Samsung halts Note 7 production
Samsung Electronics Co. has temporarily halted production of its Galaxy Note 7 smartphone after reports of replacement phones also overheating. JUNG YEON-JE/AFP/GETTY IMAGES

It may seem as if the Samsung Galaxy Note 7 fiasco is over, but there is potential for issues to resurface. Despite Samsung having recalled the majority of the three million Galaxy Note 7 handsets sold worldwide, a significant number of enduring fans continue to use the device. The handsets that remain on the market may serve as a case study for what would have happened to the Galaxy Note 7 had it not been recalled.

The Galaxy Note 7 was discontinued in October 2016 due to several cases of handsets catching fire and exploding. Though there have been no other reports of Galaxy Note 7 explosion or injury since the final recall, some believe the device was doomed to malfunction even if its flaw did not present as spontaneous combustion.

“The ones that are still out there, over time you’ll see the battery swell. When batteries swell it’s going to push everything out. The frame is going to pop,” Wayne Lam, IHS Markit principal analyst for mobile electronics, told International Business Times.

Samsung presented the findings of its investigation into the Galaxy Note 7 last week and determined the fault was primarily in the device’s battery. The manufacturer explained there were different faults within the two batteries used on the Galaxy Note 7, which lead to short circuiting and explosion. However, there was likely a design flaw within the Galaxy Note 7 handset that also contributed to its failure, according to Lam.

Samsung did not focus on this aspect in its investigation, but third-party research groups that studied the Galaxy Note 7 independently determined the battery housing was too small to accommodate the device’s 3,500mAh cell. Having reported its findings in December 2016, the teardown publication Intrumental also believes Galaxy Note 7 handsets would break apart over time due to an inability to accommodate natural battery swelling.

What was supposed to be Samsung’s greatest innovation in the Galaxy Note 7 turned into its greatest hinderance. The manufacturer aggressively promoted the Galaxy Note 7’s unique design when it released. The Galaxy Note 7 was the first phablet to feature Samsung’s dual-edge curved display. With this design, the Galaxy Note 7 handset was 2.2 mm narrower than the previous Galaxy Note 5, Samsung Senior Designer Hong Yeo told iDigitalTimes in August.

The shrunken chassis housed the battery in a highly pressurized environment. While batteries are already a densely packed power source, the Galaxy Note 7 battery was approximately 22 percent more dense than the previous Galaxy Note 5, according to Lam. It was also denser than the 3,600mAh battery in the Galaxy S7 Edge, which features a design similar to the Note 7.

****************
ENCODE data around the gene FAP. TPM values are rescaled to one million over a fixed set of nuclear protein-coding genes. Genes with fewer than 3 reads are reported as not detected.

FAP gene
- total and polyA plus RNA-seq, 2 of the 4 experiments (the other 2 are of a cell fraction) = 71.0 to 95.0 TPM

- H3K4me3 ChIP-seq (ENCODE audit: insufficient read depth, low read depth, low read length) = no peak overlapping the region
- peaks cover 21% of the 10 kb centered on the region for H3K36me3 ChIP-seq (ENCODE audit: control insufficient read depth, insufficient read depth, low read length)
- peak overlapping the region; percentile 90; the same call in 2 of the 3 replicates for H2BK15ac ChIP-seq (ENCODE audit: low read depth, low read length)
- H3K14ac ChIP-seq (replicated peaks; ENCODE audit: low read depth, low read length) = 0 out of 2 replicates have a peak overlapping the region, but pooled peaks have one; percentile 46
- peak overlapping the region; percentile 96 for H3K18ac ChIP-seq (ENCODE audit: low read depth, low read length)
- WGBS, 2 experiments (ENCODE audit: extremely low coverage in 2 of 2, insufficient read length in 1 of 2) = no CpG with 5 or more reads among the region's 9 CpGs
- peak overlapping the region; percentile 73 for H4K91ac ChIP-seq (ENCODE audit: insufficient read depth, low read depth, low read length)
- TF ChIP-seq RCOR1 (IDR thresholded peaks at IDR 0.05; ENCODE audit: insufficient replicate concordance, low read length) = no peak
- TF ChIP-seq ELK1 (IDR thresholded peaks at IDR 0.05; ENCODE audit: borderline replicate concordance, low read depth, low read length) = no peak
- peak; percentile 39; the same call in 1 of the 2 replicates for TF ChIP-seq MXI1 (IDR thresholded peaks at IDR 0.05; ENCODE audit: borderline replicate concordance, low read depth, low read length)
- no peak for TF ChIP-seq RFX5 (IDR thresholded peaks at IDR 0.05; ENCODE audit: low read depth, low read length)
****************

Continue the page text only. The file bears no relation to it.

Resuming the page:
“The fundamental technology of the battery hasn’t changed. But cramming everything into a smaller and smaller space leads to safety gaps,” Lam told IBTimes. “They left very little room for error. Unless it was a perfectly manufactured battery cell there was bound to be some issues.”

While exploding handsets were the immediate catalyst behind the Galaxy Note 7 recall, it was likely this possible long term-effect that lead to the ultimate discontinuation of the device. Samsung was forced to acknowledge that other malfunctions could arise while the device remained on the market, Lam added.

In addition to the recall and urging users to surrender devices for exchange or refund, Samsung also deployed a software update to disable handsets. Still, there are approximately 76,000 Galaxy Note 7 handsets still being used in the United States, according to CNBC. Many of those users have found ways to bypass the end-of-life update or continue to ignore notifications to power down Galaxy Note 7 handsets.

Several owners have congregated within online support forums, and indicate they plan to keep using the handsets, at least until the Galaxy Note 8 releases. They don’t feel their handsets are dangerous, to the chagrin of friends, family and media. Instead, numerous forum members feel they have been unfairly scrutinized in Samsung’s effort to bury the Galaxy Note 7.

However, it is likely fans’ continuous loyalty to the brand that will keep the Galaxy Note line going. It is likely many more Galaxy Note 7 owners would have kept their original devices had the final recall not occurred.

Since its press conference discussing the Galaxy Note 7, Samsung appears to be more forward-facing, giving hints toward the Galaxy S8 launch and confirming that the Galaxy Note 8 will release later in 2017. The manufacturer has detailed future devices will be rigorously tested under a new eight-point safety check system in an effort to rebuild consumer trust.

“What those quality checks really serve as is to calm the market down,” Lam said. “You need a big company like that to admit fault and take responsibility.”